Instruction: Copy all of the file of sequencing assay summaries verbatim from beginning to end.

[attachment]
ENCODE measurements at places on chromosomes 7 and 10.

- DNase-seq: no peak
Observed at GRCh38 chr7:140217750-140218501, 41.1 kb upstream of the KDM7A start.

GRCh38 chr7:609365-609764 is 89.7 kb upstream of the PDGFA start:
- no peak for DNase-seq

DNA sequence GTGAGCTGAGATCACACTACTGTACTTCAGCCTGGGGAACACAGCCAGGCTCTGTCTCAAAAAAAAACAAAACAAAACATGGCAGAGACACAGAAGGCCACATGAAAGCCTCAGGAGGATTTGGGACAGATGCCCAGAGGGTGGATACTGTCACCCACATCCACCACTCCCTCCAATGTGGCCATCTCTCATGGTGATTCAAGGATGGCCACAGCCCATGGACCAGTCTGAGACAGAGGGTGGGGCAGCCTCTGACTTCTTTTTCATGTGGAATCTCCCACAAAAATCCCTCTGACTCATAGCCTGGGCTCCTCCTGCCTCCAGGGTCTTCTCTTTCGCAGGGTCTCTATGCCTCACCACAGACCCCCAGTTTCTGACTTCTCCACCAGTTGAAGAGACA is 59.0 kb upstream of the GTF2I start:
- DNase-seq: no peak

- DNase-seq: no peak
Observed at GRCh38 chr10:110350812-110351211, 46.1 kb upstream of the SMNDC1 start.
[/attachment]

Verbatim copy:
ENCODE measurements at places on chromosomes 7 and 10.

- DNase-seq: no peak
Observed at GRCh38 chr7:140217750-140218501, 41.1 kb upstream of the KDM7A start.

GRCh38 chr7:609365-609764 is 89.7 kb upstream of the PDGFA start:
- no peak for DNase-seq

DNA sequence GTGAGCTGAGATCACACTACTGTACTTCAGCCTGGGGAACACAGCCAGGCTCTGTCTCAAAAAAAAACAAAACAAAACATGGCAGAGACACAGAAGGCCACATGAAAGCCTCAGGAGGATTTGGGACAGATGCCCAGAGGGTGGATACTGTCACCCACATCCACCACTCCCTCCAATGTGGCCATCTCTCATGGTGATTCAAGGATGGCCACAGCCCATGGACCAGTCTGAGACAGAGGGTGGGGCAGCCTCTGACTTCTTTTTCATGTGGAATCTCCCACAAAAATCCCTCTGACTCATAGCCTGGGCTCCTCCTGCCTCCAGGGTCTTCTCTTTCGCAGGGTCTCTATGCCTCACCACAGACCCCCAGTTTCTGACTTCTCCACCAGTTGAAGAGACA is 59.0 kb upstream of the GTF2I start:
- DNase-seq: no peak

- DNase-seq: no peak
Observed at GRCh38 chr10:110350812-110351211, 46.1 kb upstream of the SMNDC1 start.